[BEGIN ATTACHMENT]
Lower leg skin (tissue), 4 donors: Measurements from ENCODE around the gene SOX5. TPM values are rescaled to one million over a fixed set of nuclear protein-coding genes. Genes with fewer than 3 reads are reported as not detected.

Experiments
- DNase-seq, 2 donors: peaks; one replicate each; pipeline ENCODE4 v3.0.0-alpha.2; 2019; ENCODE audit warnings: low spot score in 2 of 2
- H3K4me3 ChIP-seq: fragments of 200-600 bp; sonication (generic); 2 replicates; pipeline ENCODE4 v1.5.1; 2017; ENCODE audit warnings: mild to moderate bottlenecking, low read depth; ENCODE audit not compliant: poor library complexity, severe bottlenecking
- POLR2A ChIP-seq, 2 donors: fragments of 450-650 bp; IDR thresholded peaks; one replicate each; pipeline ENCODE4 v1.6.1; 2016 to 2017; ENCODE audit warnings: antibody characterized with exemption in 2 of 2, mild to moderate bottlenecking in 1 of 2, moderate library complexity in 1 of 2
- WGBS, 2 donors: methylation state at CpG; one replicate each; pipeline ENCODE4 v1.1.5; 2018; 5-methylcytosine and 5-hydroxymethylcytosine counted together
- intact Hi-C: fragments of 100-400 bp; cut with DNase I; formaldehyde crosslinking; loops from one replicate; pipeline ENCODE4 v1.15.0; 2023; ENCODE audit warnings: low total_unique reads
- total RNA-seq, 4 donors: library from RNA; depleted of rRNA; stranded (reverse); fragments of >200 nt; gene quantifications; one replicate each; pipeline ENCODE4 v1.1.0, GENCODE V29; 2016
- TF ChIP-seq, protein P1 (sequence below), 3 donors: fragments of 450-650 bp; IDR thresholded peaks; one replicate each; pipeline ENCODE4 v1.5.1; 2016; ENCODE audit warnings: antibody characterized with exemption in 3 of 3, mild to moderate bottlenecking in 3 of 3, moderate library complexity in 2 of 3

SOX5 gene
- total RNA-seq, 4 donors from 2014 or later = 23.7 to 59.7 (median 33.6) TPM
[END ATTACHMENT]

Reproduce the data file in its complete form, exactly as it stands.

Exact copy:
Lower leg skin (tissue), 4 donors: Measurements from ENCODE around the gene SOX5. TPM values are rescaled to one million over a fixed set of nuclear protein-coding genes. Genes with fewer than 3 reads are reported as not detected.

Experiments
- DNase-seq, 2 donors: peaks; one replicate each; pipeline ENCODE4 v3.0.0-alpha.2; 2019; ENCODE audit warnings: low spot score in 2 of 2
- H3K4me3 ChIP-seq: fragments of 200-600 bp; sonication (generic); 2 replicates; pipeline ENCODE4 v1.5.1; 2017; ENCODE audit warnings: mild to moderate bottlenecking, low read depth; ENCODE audit not compliant: poor library complexity, severe bottlenecking
- POLR2A ChIP-seq, 2 donors: fragments of 450-650 bp; IDR thresholded peaks; one replicate each; pipeline ENCODE4 v1.6.1; 2016 to 2017; ENCODE audit warnings: antibody characterized with exemption in 2 of 2, mild to moderate bottlenecking in 1 of 2, moderate library complexity in 1 of 2
- WGBS, 2 donors: methylation state at CpG; one replicate each; pipeline ENCODE4 v1.1.5; 2018; 5-methylcytosine and 5-hydroxymethylcytosine counted together
- intact Hi-C: fragments of 100-400 bp; cut with DNase I; formaldehyde crosslinking; loops from one replicate; pipeline ENCODE4 v1.15.0; 2023; ENCODE audit warnings: low total_unique reads
- total RNA-seq, 4 donors: library from RNA; depleted of rRNA; stranded (reverse); fragments of >200 nt; gene quantifications; one replicate each; pipeline ENCODE4 v1.1.0, GENCODE V29; 2016
- TF ChIP-seq, protein P1 (sequence below), 3 donors: fragments of 450-650 bp; IDR thresholded peaks; one replicate each; pipeline ENCODE4 v1.5.1; 2016; ENCODE audit warnings: antibody characterized with exemption in 3 of 3, mild to moderate bottlenecking in 3 of 3, moderate library complexity in 2 of 3

SOX5 gene
- total RNA-seq, 4 donors from 2014 or later = 23.7 to 59.7 (median 33.6) TPM